The next installment in the ‘Ask the Physical Therapist’ –
I have incorporated backwards running into my workouts for years. The benefits are well-established and may be something that may interest your readers. Barring the occasional parked truck (yeah laugh B Team—I laugh now too) you can find the activity to aid in fitness development, reduce risk of injury, and improve the biomechanics of your stride.
Running backwards utilizes the same muscles as running forwards, but in a different sequence and under different load stress. Those runners that suffer from patella femoral syndrome, commonly pain just inferior to the knee cap, suffer from bad patella tracking. The muscle attachment of the medial quadriceps is under developed relative to the lateral quadriceps. Running backwards alters the push off sequence of your foot. During the push off phase of backwards running, a greater force demand is required of the vastus medialis (medial quad). By increasing the demand on the medial quad, the muscle will hypertrophy (get bigger). This increase in muscle mass, albeit slight, can bring better muscular balance to the medial vs. lateral quad mechanism. The end result is a stronger, less painful knee. (side note: the medial quad is also responsible for bringing your knee into terminal extension. Next time you are climbing out of the saddle and forcing your knee straight, take note of where you feel it. The stronger medial quad will help get the last degrees of crank revolution.) You gotta love the activities that make you stronger, reduce risk of injury, and add to your athletic performance!
For those suffering from the woes of a tight iliotibial band (ITB); snapping hip, cyclist’s hip, snapping knee, runner’s knee; biomechanics is the culprit yet again. The steep hip flexion angle assumed when riding aggressively, ie. in aero, and also found in certain runners with muscular imbalances, places a great demand on the hip flexors. Without getting too heavily into the anatomy and biomechanics of the condition, having over developed hip flexors requires counter development of the hip extensors to reduce the strain in the hips and knees. Enter backwards running. While running backwards the leg is advanced using the gluteal muscles, the body’s strongest hip extensor.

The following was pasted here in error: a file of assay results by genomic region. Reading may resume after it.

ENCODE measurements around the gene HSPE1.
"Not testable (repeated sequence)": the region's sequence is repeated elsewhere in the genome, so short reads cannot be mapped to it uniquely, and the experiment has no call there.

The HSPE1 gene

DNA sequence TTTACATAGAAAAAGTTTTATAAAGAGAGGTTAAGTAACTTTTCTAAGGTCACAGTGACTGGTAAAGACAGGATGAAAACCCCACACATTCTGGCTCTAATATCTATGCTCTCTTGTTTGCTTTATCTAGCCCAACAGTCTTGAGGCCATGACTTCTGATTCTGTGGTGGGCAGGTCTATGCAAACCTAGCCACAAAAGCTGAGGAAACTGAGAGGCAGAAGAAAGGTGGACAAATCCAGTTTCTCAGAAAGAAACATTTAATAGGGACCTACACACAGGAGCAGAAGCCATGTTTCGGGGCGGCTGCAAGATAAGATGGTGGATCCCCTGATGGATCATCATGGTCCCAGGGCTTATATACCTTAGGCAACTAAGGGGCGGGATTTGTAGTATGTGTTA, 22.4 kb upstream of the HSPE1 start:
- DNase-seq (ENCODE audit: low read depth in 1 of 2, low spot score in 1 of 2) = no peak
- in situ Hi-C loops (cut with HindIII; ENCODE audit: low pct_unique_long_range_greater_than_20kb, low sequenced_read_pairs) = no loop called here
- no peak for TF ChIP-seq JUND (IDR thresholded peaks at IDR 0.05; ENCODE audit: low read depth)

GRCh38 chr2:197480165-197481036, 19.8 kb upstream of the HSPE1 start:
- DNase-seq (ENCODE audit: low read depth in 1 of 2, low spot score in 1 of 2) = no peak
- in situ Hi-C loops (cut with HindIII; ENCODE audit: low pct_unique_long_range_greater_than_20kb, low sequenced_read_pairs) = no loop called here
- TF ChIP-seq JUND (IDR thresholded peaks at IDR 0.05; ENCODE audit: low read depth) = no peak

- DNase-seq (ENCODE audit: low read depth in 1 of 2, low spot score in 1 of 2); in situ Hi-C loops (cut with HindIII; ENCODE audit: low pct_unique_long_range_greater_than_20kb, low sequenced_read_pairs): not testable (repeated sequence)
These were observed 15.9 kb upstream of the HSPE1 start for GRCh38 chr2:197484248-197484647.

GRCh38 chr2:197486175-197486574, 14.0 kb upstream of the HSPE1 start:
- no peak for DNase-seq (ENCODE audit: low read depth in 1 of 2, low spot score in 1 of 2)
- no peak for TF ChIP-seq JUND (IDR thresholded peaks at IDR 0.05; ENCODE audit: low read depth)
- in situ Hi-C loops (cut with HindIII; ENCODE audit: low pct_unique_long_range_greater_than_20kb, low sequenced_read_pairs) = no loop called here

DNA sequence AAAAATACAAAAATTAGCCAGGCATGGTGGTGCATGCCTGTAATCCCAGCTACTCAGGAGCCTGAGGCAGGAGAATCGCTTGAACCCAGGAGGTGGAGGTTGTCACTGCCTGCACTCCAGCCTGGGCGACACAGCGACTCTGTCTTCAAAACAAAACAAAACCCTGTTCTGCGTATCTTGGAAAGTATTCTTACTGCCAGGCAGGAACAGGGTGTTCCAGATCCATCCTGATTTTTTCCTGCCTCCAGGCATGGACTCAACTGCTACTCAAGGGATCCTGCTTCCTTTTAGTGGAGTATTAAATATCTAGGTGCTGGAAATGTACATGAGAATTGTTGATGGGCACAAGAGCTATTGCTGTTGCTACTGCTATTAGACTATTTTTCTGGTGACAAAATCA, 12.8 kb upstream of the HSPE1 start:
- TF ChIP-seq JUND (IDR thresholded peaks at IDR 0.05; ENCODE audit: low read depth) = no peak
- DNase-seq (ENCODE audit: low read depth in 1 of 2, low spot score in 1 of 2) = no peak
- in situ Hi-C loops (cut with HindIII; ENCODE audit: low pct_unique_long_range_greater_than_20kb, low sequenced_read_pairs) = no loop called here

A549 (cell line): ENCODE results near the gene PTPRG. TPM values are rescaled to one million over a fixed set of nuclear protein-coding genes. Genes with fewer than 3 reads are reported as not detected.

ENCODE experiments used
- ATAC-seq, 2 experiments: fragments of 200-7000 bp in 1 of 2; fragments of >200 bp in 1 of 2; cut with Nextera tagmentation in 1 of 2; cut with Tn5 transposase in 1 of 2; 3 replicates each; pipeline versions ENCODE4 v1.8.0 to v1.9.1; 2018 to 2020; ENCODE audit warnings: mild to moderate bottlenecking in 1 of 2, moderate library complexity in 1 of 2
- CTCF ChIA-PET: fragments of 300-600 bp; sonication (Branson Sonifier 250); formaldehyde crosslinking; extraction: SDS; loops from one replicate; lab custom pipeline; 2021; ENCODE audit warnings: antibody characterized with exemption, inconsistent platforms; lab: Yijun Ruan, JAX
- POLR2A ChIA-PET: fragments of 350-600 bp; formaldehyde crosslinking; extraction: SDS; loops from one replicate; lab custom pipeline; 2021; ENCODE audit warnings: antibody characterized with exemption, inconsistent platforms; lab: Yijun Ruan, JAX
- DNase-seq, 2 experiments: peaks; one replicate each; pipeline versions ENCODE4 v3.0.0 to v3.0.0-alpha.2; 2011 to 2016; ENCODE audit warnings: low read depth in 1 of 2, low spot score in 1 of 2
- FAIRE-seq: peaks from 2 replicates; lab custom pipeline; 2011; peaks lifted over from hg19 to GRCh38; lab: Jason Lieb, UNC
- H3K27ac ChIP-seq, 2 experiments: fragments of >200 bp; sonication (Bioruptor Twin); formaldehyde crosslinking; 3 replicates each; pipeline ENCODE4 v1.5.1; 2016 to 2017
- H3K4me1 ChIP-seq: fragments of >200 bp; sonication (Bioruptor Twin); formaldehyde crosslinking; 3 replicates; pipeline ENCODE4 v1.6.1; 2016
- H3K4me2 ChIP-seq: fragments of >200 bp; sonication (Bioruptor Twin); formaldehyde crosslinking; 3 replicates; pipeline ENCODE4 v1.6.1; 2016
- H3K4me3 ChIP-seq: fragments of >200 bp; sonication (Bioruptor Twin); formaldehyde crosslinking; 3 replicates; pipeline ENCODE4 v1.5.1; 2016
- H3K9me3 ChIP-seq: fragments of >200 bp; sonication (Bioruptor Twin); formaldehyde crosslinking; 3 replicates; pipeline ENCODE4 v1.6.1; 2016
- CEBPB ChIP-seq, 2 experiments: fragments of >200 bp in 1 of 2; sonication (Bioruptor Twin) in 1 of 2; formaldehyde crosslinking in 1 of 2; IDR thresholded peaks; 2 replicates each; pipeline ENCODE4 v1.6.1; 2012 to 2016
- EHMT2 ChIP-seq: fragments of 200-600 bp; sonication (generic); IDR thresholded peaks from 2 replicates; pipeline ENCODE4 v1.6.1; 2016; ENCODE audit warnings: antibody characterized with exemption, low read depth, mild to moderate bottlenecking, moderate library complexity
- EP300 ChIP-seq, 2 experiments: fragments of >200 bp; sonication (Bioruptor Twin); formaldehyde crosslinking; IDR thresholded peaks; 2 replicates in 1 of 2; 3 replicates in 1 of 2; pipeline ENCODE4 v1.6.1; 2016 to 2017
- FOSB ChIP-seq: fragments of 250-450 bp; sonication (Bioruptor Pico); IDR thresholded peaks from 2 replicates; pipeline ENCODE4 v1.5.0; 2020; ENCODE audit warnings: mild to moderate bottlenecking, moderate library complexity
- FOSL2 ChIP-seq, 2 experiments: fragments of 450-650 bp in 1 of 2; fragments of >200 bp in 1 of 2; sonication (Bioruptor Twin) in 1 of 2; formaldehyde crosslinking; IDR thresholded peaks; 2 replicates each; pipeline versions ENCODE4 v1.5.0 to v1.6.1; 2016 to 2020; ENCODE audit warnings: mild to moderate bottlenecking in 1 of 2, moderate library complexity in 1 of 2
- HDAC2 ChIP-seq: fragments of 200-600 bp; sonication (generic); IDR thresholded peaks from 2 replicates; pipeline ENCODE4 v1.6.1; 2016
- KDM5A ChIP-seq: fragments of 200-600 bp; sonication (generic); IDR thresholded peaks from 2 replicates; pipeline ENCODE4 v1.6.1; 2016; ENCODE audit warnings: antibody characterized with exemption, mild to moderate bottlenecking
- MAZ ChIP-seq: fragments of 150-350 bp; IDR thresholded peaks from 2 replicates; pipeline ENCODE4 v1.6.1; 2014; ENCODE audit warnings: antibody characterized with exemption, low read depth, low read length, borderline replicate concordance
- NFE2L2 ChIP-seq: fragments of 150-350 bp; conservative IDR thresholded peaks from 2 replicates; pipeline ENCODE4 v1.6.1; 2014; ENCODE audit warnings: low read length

Lastly, electrophysiologic evidence reveals that running backwards requires more muscle activity than running forwards. For this reason, the energy expenditure and thus your heart rate is far greater when running backwards. If you are short on time or planning some interval workouts, consider backward running repeats.
Backwards running is one of my favorite topics and one on which I am currently doing my own clinical research. I will keep your readers posted on my findings in the weeks ahead: powertaping for pose running and backward running to advance pose running.
**It is recommended that backwards running be performed on low traffic flat surfaces initially.
In Good Health-
Dan Lent-Koop, MPT, CHT
Dan Lent-Koop, MPT, CHT
I have given Dan a lot of grief over backwards running, not because of the health benefits but because of that truck incident! I am glad he put that last disclaimer on the article.
And you know what, I think I will try this out on the treadmill tomorrow – incline zero, pace easy and just walk it out. It seems like half of us in the Blogosphere are dealing with some kind of hamstring, hip or ITB issue. A little bit of pre-hab can go a long way!
On a side note, if you recall, Dan taped up my arm at the powertaping clinic. Although I can not attest to improving performance it did limit the motion of my shoulder. I believe that this allowed for my injury to heal at a faster rate. Prior to the taping my arm was constantly being placed in compromising angles. The taping eliminated the extreme motion. I can say that my shoulder injury is almost completely healed. Thanks Dan.